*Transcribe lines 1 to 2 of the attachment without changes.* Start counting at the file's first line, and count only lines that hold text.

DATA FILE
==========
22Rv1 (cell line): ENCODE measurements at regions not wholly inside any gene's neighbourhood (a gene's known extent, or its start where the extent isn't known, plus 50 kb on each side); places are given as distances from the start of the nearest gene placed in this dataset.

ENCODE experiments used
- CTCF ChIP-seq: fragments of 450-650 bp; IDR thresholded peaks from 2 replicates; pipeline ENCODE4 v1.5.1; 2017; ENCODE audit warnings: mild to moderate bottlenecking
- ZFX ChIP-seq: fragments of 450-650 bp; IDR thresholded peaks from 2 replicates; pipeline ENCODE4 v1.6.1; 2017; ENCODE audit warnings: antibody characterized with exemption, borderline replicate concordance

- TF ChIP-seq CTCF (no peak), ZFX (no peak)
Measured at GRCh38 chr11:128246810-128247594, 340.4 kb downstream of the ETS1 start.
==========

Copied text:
22Rv1 (cell line): ENCODE measurements at regions not wholly inside any gene's neighbourhood (a gene's known extent, or its start where the extent isn't known, plus 50 kb on each side); places are given as distances from the start of the nearest gene placed in this dataset.

ENCODE experiments used